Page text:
This class was tough.
Taking an introduction to materials science course was a requirement for me, but I had the choice of taking Mat_Sci 301 or 201. The difference between the two courses is that there's a lab for 301, which is why many people turn away from taking it. The lab sessions, which only meet once a week, were not at all difficult. We only had to fill out worksheets every week, and we had a full week to work on them. The labs really helped me get an intuitive grasp on the material, which is why I would recommend taking 301 over 201. The material was tough. A lot of people gripe that Professor Joester is not a good instructor, but I didn't find that to be the case. It's just really difficult material, especially for people who had no background in materials science. One can say that the lectures are really boring because the material is difficult to grasp, initially. For me, anyway, because I was a freshman ChemE major taking this class in a sea of sophomore and junior MatSci majors. Despite my inexperience with the material, I did well in the class because I developed an intuitive grasp on the material, thanks to the labs and my habit of voraciously reading the textbook. DO READ THE TEXTBOOK, even though the instructor may not give you reading assignments. It really, really helps. Exams are time-intensive. Professor Joester likes to write long exams because he loves making up problems. Many students submit incomplete exams, and that's okay. What I think professors try to do when they write super long exams is give you a place to turn when you approach a problem you don't know how to solve. My final exam for this class was 23 pages long, and all of the problems had parts (a, b, c, etc.), which built off of the previous parts. Professor Joester is generous with partial credit, and despite how bored you may feel in lecture, he is enthusiastic about the class (which is evident from his extravagant exam problems).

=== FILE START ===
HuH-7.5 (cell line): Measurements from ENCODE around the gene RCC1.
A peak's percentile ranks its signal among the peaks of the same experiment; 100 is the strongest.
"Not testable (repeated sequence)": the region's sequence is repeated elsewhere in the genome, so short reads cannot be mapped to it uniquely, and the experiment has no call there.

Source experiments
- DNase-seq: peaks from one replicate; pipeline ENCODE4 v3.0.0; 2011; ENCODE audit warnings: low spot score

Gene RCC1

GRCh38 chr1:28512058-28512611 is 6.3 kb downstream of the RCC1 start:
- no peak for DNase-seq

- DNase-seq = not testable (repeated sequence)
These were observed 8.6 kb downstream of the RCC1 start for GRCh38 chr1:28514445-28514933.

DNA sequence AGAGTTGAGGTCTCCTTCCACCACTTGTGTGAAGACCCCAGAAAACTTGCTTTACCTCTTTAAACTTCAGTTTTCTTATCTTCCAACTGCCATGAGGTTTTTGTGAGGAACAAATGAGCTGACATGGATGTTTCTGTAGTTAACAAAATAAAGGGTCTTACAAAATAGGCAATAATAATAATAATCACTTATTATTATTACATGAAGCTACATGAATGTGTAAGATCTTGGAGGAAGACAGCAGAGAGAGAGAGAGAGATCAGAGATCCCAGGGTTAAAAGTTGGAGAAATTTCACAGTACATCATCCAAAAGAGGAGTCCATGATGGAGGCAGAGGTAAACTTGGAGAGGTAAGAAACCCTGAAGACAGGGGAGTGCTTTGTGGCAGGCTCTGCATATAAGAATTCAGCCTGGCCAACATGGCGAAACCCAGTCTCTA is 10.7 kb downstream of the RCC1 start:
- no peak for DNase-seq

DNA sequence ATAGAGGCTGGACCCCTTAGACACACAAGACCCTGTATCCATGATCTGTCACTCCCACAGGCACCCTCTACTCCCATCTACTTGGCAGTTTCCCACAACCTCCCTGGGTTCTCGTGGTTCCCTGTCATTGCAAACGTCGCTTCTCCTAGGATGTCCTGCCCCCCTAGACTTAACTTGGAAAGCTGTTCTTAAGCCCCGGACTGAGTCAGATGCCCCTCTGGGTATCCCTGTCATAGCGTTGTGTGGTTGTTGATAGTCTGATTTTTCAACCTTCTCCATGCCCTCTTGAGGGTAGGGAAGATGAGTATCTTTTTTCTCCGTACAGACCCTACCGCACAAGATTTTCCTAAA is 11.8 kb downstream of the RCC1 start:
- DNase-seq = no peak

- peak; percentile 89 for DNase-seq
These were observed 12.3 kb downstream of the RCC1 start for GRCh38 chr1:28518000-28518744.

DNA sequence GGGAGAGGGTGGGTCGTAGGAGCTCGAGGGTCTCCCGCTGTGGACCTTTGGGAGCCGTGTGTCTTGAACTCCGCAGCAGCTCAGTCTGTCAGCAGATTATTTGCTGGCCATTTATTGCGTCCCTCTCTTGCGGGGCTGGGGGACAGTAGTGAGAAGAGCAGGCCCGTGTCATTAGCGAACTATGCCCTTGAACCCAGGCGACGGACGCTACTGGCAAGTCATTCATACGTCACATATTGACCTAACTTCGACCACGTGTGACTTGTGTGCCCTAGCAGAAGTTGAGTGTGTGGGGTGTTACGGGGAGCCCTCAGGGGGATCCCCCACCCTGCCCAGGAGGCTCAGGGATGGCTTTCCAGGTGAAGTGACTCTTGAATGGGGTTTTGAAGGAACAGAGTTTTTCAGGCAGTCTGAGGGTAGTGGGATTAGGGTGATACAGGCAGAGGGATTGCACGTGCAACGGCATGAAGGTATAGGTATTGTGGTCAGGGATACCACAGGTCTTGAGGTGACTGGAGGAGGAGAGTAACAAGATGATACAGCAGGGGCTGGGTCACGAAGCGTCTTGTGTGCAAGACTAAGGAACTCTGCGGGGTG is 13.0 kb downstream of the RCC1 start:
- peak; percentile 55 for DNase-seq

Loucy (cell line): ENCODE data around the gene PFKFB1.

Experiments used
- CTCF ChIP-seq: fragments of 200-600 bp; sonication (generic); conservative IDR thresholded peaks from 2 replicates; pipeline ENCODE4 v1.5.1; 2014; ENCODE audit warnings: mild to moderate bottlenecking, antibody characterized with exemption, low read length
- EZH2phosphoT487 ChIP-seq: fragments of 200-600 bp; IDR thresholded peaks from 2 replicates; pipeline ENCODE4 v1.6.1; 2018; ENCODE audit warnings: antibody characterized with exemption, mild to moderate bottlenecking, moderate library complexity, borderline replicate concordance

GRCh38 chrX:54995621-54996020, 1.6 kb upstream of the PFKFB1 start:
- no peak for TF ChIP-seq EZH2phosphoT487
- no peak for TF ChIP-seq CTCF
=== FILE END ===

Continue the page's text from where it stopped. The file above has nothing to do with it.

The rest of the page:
The highlights? Really lengthy exams because Professor Joester loves writing problems, difficult homework problem sets, two midterms and a final, and an end-of-quarter lab group presentation. For me, it was a great introduction to the field of materials science. I hadn't known what it was until I took 301. I'm glad it was a requirement for me. It is a growing field, and the class almost made me switch majors to MatSci. To me, this class was a solid-state physical chemistry course. In chemistry classes, you're not really focused on things like tensile strength of metals, crystal structures of alloys, or crazy phase diagrams. You realize the importance of choosing the appropriate materials (particularly metals) in designing things like the body of a car or frame of a roller coaster. It is a really engineer-y course, with plenty of opportunities to discuss/explore practical applications of the lecture material. Really awesome-yet-challenging course!
Hours per week:
Advice for students:
1) Read the textbook. Despite not having structured reading assignments, reading the textbook does more good for you on exams than just lectures alone. 2) Don't fret about the insanely long exams. You might not finish them, and that's okay. There will be a lot of people who finish the exam and rub it in your face, and that's okay too. Do what you can to show the professor that you know how to approach the material, even if you don't have time to plug in the numbers and get a numerical solution. 3) Take it because it's a new field and pretty interesting. Solid state physical chemistry is pretty underrated in your typical college STEM curriculum. 4) Take it with the lab, because seeing the phenomenon firsthand will give you an intuitive grasp of the lecture material. And it's only another worksheet to do every week. No written lab reports.